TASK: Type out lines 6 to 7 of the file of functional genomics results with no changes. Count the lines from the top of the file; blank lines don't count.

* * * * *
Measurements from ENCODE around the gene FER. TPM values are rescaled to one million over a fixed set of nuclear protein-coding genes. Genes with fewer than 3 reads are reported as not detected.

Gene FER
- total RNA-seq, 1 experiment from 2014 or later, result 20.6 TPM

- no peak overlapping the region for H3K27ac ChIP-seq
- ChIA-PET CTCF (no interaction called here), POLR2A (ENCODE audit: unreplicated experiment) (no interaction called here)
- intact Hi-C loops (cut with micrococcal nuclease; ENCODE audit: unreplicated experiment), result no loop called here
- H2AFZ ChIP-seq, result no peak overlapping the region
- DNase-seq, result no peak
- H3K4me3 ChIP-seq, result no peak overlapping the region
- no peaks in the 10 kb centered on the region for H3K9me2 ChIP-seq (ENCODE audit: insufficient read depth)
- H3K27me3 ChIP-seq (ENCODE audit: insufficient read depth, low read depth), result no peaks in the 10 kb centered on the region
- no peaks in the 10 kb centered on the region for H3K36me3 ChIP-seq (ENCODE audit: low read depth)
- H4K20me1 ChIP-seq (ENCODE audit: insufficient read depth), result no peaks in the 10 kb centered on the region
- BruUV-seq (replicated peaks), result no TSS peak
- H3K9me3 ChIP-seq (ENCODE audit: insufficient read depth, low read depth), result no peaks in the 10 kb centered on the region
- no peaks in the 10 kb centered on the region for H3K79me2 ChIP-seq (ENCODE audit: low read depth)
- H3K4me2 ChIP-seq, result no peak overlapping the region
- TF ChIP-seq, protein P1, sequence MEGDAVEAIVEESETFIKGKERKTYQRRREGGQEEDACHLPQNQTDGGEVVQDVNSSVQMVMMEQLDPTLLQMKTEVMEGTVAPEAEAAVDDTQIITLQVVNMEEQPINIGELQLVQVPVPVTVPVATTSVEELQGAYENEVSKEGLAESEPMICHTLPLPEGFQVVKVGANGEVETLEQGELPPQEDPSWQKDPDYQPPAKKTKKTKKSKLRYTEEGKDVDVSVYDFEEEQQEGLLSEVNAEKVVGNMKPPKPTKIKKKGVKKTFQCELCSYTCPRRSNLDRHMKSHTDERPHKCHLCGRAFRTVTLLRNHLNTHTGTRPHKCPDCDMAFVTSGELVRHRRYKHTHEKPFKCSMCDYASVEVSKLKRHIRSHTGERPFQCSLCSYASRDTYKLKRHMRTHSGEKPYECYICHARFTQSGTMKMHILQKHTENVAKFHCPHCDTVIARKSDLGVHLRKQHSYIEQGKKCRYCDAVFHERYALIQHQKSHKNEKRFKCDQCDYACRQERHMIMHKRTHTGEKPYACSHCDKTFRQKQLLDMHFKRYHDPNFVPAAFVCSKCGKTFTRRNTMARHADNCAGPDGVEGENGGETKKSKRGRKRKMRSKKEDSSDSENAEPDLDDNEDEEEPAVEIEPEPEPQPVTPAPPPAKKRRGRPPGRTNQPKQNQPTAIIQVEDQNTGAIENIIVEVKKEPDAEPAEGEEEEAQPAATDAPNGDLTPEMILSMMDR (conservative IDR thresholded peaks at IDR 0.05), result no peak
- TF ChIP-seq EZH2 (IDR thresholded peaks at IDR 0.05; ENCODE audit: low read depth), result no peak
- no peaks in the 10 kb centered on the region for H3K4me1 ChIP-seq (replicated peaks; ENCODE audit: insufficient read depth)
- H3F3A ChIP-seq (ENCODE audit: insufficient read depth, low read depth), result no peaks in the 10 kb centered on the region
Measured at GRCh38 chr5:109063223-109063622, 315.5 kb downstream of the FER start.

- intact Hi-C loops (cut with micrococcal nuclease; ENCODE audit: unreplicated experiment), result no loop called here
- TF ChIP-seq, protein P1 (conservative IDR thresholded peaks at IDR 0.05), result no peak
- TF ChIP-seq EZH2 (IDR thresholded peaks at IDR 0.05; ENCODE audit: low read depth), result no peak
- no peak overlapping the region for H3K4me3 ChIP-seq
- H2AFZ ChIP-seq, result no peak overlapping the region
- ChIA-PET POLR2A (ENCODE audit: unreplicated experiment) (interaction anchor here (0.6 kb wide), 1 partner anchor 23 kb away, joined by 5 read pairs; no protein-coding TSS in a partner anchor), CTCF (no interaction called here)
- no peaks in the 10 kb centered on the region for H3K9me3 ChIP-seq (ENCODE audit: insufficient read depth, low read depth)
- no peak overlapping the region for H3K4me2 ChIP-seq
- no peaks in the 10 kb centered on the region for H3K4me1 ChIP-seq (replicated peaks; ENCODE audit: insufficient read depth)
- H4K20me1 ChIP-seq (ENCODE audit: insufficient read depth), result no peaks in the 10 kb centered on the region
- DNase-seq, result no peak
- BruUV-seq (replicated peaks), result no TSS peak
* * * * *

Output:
- intact Hi-C loops (cut with micrococcal nuclease; ENCODE audit: unreplicated experiment), result no loop called here
- H2AFZ ChIP-seq, result no peak overlapping the region